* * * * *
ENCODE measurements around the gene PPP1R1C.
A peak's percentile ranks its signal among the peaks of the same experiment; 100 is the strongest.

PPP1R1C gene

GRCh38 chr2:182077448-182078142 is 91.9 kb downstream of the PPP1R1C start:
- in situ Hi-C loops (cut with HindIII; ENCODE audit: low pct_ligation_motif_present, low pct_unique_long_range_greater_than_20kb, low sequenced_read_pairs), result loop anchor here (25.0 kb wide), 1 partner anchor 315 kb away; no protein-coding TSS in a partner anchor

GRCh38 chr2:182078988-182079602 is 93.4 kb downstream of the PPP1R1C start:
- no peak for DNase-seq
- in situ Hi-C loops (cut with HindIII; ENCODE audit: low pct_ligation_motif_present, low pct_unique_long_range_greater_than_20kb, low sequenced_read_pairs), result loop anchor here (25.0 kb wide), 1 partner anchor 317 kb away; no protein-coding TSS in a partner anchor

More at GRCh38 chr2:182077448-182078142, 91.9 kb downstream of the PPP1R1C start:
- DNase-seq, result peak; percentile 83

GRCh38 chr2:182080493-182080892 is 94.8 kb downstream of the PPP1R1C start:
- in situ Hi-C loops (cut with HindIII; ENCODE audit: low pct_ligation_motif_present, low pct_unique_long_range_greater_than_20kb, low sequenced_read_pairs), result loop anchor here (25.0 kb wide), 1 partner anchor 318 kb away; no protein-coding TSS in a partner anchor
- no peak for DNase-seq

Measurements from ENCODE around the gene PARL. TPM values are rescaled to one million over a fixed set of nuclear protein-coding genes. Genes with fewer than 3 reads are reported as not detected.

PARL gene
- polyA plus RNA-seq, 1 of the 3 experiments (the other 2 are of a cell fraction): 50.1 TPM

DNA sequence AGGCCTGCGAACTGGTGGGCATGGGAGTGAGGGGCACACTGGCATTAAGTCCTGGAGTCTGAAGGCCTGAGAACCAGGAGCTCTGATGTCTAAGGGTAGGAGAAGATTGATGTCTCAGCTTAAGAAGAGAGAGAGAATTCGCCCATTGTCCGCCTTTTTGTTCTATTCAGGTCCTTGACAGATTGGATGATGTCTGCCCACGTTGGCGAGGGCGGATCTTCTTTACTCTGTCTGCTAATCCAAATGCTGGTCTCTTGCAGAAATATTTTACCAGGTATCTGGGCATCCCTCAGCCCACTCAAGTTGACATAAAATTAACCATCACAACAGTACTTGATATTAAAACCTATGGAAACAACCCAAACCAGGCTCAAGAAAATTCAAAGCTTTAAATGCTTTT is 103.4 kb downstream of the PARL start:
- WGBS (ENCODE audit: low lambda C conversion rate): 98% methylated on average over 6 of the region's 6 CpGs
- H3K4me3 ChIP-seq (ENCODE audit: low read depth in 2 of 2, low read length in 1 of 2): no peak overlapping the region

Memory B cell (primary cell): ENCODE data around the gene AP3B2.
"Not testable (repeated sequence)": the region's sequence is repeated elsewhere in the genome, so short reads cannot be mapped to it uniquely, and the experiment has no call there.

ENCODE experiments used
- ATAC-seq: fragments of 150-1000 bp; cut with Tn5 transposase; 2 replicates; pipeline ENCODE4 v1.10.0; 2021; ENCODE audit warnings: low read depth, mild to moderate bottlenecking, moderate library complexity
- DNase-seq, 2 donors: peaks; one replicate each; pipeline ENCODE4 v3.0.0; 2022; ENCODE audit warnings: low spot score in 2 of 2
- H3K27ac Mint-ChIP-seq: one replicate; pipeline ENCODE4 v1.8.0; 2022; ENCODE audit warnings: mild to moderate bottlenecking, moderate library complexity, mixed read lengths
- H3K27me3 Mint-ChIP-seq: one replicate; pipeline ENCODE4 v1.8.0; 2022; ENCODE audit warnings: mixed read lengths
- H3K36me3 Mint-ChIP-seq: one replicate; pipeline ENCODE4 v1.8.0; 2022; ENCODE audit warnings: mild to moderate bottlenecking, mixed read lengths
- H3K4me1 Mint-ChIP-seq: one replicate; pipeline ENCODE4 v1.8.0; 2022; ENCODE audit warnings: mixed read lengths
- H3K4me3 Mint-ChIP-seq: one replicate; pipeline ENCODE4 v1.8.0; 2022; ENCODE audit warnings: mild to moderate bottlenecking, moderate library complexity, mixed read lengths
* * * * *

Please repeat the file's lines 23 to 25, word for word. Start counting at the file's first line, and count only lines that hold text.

- ATAC-seq: fragments of 150-1000 bp; cut with Tn5 transposase; 2 replicates; pipeline ENCODE4 v1.10.0; 2021; ENCODE audit warnings: low read depth, mild to moderate bottlenecking, moderate library complexity
- DNase-seq, 2 donors: peaks; one replicate each; pipeline ENCODE4 v3.0.0; 2022; ENCODE audit warnings: low spot score in 2 of 2
- H3K27ac Mint-ChIP-seq: one replicate; pipeline ENCODE4 v1.8.0; 2022; ENCODE audit warnings: mild to moderate bottlenecking, moderate library complexity, mixed read lengths